1 item from 2006
PARK CITY - Eight-letter word for the award this Sundance documentary entrant will likely win.
You don't have to finish the N.Y. Times Saturday crossword puzzle in under three minutes like some of us (just kidding) to enjoy this witty ditty about the importance of crossword puzzles. A welcome respite from the high-issue entrants in the Documentary Competition here - Gaza Strip, Death Penalty - that generally bark out at you as "important issue," "Wordplay is a delightful diversion.
In this frothy amusement, filmmaker Patrick Creadon focuses on "The New York Times" crossword puzzle editor William Shortz and the annual American Crossword Puzzle Tournament, he hosts in Stamford, Conn, Shortz designed his own major at Indiana University, dubbing it "enigmatology" because even as a teen he knew that crossword puzzles were his life.
While puzzles are not most peoples' lives, they are truly an essential part. "Wordplay" goes up/down and across on the varied reasons why more than 50 million Americans do a crossword puzzle every week. Filmmaker Patrick Creadon not only fills in the empty spaces but arranges the blocks in such a way that unveils not only the puzzles' addictive pleasures but its origins and aesthetics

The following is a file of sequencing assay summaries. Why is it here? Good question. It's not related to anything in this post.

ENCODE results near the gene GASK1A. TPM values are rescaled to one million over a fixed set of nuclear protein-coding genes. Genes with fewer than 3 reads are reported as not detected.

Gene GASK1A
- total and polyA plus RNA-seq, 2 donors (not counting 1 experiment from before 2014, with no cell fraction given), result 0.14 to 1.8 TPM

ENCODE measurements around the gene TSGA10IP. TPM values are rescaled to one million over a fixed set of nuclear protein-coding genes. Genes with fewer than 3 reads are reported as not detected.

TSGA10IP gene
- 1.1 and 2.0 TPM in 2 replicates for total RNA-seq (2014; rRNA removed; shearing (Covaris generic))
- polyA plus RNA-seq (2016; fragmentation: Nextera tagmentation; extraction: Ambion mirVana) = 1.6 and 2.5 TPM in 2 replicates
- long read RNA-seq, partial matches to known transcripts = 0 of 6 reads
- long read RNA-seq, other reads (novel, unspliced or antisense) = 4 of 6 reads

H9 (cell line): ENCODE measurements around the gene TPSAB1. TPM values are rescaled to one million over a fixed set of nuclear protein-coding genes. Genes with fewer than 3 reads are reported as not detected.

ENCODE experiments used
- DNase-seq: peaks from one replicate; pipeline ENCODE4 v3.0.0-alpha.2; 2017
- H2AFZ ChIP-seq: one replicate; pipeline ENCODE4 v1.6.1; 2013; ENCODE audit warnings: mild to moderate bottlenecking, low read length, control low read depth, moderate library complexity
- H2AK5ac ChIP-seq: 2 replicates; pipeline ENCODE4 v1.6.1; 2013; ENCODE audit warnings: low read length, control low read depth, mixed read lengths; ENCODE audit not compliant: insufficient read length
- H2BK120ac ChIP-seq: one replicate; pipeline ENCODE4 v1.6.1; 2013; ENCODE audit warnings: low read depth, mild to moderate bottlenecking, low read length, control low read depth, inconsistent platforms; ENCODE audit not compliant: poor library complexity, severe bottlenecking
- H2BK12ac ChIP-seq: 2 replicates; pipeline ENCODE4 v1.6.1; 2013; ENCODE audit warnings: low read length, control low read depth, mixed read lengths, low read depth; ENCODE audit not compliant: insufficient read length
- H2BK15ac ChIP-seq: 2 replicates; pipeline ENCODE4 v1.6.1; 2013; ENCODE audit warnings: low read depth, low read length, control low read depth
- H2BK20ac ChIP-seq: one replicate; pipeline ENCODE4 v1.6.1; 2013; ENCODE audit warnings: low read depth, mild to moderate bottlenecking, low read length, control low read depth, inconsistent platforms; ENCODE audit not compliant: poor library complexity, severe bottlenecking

Centering on the Competition, Creadon rolls out the long line of different-folks who sharpen their pencils, click their pens or partake in whatever personal ritual applies to their crossword "approach." It's a pleasurable and, sometimes, maddening part of their lives. There is no such thing as a "crossword puzzle"-type, as some might expect. True, there are compulsive nerds who grind away at crossword puzzles like taking an SAT, but the range of aficionados is a wonderfully puzzling cross of lines - class, age, personality. However, those in the math professions and music have their brains wired in such a way as to generally lead the pack.
Smartly mixing puzzle construction arcana with idiosyncratic personal asides, Creadon unspools insider puzzle facts with idiosyncratic asides. He presents a wide range of exuberant puzzle-heads who offer commentary: filmmaker Ken Burns, piano man Joe Delfin, ex-President Bill Clinton, Yankee pitcher Mike Mussina, The Indigo Girls, and "The Daily Show's Jon Stewart, among many others. Each expounds on the particular appeals, pleasures and lessons they enjoy from their daily crossword rituals. Clinton exudes that he tries to start at core places where he knows the answers and builds from there, likening it to diplomacy and political problem solving.
While it's smart, "Wordplay" is not too serious about itself. Under filmmaker Patrick Creadon's sharp approach, the technical contributions are graceful, particularly composer Peter Golub's zesty, sounds which are perfect counter-point to any big illuminations on why these doggone things are so fun and addictive.
O'Malley Creadon Prods.
Director/Director of photography
Music: Peter Golub
Editor: Doug Blush
No MPAA rating
Running time -- 90 minutes »
1 item from 2006
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